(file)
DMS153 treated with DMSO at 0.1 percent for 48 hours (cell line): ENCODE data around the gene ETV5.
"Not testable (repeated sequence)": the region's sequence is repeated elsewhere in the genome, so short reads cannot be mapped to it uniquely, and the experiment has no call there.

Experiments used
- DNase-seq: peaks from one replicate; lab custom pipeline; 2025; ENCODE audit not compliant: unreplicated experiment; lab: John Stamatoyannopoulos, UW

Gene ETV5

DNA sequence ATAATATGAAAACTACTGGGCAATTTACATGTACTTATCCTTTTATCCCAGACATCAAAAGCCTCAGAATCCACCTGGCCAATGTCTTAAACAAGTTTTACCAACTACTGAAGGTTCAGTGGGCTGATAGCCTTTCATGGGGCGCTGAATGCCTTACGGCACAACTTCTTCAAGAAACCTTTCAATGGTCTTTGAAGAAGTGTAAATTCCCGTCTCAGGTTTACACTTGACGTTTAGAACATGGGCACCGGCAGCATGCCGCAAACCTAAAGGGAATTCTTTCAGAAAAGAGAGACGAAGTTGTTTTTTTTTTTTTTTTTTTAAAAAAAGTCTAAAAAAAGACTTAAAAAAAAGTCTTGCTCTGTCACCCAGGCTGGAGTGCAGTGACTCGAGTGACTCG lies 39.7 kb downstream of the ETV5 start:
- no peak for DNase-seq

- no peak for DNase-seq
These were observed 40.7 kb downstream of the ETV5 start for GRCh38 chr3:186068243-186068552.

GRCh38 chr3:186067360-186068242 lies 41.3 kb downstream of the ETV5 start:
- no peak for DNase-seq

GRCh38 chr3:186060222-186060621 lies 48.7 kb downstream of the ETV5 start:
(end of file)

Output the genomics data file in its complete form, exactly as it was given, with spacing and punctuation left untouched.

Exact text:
DMS153 treated with DMSO at 0.1 percent for 48 hours (cell line): ENCODE data around the gene ETV5.
"Not testable (repeated sequence)": the region's sequence is repeated elsewhere in the genome, so short reads cannot be mapped to it uniquely, and the experiment has no call there.

Experiments used
- DNase-seq: peaks from one replicate; lab custom pipeline; 2025; ENCODE audit not compliant: unreplicated experiment; lab: John Stamatoyannopoulos, UW

Gene ETV5

DNA sequence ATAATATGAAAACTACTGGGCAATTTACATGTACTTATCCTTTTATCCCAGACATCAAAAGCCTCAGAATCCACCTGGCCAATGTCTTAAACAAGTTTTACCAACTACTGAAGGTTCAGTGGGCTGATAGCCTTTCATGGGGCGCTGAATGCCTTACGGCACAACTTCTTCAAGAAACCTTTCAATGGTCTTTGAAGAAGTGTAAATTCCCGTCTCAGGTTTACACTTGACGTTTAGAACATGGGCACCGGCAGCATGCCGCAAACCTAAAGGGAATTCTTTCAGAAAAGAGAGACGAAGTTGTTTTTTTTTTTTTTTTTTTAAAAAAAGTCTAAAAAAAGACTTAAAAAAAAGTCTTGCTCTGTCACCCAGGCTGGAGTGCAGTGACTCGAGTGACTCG lies 39.7 kb downstream of the ETV5 start:
- no peak for DNase-seq

- no peak for DNase-seq
These were observed 40.7 kb downstream of the ETV5 start for GRCh38 chr3:186068243-186068552.

GRCh38 chr3:186067360-186068242 lies 41.3 kb downstream of the ETV5 start:
- no peak for DNase-seq

GRCh38 chr3:186060222-186060621 lies 48.7 kb downstream of the ETV5 start: